Tag Archives for apps
I’ve been pondering Apple’s new patent to identify (and subsequently humiliate) so-called “unauthorized” users of their mobile devices like iPhones and iPads. Essentially, Apple is seeking to patent technology that will detect an “unauthorized” user and use that as an OK to wipe data off of the device, activate the camera to expose and publish incriminating information to prevent them from using the device for evil. Ars Technica reports:
If the various analyses detect someone who is not authorized to use the device, it could set off a number of automated features designed to protect the device’s data, suss out the offending party, and alert the device owner. Sensitive data could be backed up to a remote server and the device could be wiped. The device could automatically snap pictures of the unauthorized user and record the GPS coordinates of the device, as well as log keystrokes, phone calls, or other activity. That information could be sent along with an alert to any useful service, such as e-mail, voicemail, Twitter, Facebook, or a “cloud service” like MobileMe.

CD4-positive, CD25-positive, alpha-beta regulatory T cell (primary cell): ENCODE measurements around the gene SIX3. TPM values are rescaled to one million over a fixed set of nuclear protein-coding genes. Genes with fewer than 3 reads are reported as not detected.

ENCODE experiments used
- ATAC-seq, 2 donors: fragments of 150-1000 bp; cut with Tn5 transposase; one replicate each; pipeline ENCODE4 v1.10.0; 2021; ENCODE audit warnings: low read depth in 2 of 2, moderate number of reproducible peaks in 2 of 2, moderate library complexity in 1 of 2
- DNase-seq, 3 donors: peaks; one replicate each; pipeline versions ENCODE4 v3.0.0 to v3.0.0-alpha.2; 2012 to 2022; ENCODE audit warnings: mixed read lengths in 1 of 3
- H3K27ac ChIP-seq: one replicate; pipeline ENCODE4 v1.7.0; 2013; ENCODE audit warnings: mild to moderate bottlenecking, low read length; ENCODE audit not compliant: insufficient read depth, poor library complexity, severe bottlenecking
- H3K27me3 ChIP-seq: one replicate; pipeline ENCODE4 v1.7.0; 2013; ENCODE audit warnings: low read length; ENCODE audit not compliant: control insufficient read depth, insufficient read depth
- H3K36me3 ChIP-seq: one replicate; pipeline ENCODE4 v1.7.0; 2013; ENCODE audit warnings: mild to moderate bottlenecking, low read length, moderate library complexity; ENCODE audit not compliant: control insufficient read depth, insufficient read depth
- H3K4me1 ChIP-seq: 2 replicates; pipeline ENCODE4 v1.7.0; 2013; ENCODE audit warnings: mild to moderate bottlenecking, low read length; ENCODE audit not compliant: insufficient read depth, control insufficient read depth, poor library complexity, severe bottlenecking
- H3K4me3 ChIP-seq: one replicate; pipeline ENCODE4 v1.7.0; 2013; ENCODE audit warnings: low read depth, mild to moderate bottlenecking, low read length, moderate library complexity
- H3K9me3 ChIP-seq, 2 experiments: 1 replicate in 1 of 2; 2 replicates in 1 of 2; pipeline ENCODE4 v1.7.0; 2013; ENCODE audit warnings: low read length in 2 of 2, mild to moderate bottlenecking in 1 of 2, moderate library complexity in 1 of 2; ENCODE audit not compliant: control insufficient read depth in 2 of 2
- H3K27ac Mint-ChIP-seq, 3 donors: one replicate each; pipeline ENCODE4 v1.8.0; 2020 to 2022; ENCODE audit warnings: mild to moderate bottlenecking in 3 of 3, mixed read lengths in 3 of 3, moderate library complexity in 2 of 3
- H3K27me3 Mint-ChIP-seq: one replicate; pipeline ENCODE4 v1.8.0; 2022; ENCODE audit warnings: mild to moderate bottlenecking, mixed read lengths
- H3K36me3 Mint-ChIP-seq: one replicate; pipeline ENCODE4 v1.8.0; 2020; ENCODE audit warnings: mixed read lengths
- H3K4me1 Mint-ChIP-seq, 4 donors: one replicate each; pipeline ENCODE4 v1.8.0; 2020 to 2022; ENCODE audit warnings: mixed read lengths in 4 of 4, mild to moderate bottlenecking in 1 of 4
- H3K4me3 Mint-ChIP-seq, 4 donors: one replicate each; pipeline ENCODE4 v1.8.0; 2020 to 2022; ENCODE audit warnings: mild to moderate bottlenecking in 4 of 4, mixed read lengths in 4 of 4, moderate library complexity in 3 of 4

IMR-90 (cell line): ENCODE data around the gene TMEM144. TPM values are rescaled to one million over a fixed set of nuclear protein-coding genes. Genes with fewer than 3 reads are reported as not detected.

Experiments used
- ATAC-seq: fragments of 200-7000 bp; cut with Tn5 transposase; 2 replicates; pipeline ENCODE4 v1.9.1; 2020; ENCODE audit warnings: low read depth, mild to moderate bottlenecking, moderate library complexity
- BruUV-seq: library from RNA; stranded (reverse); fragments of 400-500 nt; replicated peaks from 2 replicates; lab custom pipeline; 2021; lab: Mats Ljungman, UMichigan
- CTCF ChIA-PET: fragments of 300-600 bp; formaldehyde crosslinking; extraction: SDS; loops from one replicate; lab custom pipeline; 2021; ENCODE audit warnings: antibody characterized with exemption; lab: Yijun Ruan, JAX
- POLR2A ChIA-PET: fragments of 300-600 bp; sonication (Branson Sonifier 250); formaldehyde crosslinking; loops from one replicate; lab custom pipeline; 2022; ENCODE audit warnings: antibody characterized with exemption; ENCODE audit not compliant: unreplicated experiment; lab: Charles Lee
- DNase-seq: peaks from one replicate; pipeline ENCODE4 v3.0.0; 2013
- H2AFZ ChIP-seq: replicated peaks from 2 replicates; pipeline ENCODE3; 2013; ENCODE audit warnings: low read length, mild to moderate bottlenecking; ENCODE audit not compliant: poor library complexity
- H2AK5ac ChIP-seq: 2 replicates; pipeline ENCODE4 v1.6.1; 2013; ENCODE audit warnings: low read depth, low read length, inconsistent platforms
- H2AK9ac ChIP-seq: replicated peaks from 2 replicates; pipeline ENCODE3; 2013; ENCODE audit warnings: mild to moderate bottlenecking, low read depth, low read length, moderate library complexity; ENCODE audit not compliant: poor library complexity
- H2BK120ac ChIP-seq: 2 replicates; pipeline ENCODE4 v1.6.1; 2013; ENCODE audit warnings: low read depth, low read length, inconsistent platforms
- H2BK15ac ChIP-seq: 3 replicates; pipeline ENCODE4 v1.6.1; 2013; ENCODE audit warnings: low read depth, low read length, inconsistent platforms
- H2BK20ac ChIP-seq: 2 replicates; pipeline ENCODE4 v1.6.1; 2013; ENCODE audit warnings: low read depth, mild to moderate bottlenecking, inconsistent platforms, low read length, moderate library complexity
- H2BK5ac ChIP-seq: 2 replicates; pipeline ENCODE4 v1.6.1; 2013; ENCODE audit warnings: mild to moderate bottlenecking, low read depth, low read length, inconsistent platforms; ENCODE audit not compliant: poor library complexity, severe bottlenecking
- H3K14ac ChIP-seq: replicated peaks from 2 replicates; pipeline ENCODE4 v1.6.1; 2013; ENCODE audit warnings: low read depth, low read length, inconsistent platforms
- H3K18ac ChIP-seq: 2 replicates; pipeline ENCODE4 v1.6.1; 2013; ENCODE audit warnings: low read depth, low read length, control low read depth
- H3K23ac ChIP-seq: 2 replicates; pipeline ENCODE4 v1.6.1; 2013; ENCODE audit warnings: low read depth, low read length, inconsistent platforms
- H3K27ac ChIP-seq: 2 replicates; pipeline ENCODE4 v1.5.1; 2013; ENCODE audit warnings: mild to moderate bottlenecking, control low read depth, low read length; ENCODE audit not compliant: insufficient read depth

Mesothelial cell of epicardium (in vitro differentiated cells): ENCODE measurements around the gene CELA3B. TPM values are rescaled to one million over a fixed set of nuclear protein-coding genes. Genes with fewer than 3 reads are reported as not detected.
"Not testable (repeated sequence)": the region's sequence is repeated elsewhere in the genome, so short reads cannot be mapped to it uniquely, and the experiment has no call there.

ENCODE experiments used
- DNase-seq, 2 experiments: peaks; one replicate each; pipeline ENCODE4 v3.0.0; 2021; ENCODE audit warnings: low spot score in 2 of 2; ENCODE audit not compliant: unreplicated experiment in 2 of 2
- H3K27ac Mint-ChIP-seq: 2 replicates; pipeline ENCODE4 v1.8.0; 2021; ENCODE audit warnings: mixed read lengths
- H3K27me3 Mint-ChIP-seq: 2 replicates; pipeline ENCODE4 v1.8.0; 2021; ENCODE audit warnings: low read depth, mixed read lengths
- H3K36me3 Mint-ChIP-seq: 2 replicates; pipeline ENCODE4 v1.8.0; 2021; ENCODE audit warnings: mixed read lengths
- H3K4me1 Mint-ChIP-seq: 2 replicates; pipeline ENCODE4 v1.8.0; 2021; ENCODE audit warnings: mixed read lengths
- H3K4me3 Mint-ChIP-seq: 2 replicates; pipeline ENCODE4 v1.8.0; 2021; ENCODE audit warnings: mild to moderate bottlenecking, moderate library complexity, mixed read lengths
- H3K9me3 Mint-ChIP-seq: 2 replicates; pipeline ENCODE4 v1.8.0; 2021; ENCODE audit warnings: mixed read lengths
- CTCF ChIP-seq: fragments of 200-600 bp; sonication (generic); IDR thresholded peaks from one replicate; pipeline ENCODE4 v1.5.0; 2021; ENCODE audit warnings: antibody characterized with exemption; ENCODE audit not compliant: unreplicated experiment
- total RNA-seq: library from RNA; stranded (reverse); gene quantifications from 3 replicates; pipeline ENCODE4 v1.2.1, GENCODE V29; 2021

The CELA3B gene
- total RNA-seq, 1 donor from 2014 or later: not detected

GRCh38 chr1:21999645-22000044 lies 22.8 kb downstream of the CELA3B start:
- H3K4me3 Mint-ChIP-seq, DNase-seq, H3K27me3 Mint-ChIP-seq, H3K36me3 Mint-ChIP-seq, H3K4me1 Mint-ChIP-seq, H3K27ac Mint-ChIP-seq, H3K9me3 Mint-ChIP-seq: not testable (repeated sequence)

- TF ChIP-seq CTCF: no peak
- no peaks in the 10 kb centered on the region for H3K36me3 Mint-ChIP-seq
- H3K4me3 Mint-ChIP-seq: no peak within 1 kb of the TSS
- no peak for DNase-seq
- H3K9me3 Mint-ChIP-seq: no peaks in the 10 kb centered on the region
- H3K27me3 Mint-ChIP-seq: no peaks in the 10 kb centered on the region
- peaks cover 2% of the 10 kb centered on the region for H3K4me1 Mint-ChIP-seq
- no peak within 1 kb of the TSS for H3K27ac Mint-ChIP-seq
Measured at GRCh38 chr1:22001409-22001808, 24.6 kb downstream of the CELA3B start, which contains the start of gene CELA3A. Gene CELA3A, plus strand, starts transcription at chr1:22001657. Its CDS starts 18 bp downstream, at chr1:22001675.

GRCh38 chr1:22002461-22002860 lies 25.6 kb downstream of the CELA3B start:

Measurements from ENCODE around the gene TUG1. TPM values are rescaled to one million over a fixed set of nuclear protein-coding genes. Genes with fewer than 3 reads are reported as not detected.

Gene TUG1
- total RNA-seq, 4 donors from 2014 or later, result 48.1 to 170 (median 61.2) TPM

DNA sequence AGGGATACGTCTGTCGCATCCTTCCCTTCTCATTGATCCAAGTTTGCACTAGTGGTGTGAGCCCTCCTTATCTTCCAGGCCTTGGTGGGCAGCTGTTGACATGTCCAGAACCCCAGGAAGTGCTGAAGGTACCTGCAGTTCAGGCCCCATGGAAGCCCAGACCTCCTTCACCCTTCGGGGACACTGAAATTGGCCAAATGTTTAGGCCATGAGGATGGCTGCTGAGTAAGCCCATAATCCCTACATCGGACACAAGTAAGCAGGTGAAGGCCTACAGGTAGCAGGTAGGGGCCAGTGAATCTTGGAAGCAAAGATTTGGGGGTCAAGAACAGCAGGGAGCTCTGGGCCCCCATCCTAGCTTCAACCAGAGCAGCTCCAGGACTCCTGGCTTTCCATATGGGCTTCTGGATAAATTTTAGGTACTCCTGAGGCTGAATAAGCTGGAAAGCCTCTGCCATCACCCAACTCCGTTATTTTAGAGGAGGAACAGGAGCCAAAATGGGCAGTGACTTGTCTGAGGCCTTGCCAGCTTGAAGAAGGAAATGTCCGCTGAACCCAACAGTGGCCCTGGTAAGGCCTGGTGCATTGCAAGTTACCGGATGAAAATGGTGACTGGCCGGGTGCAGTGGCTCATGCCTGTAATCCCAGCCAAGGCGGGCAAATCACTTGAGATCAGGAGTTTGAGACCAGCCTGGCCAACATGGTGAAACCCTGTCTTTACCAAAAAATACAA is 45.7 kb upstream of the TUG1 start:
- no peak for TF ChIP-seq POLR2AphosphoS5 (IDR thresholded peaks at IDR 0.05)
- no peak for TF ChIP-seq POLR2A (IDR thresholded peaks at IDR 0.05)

At first, this sounds pretty good, especially if you get your iPhone swiped by a bicycle thief. The problem, though, is the shady definition of “unauthorized”: are we talking about a physical thief, a hacker who has taken control of your device remotely, or maybe just a regular user who has jailbroken their device (which is legal now by the way)?
Based on Apple’s public stance on jailbreaking, I am tempted to think that the latter will be deemed unauthorized. Coupled with Apple’s bizarre and inconsistent application approval process, in my opinion, iOS is becoming an increasingly uncomfortable platform to use.
mHealth applications designed to run on smartphones are already in a tenuous position because they have to balance the competing demands of cellular carriers, data security and platform divergence (eg iPhone vs Android vs Blackberry). But because the iPhone has been popular among physicians (and everyone else) for some time, the critical mass of users and developers has arrived. For now, the users are happy and there has been an explosion of helpful, informative and intuitive apps for the iOS platform. This is good.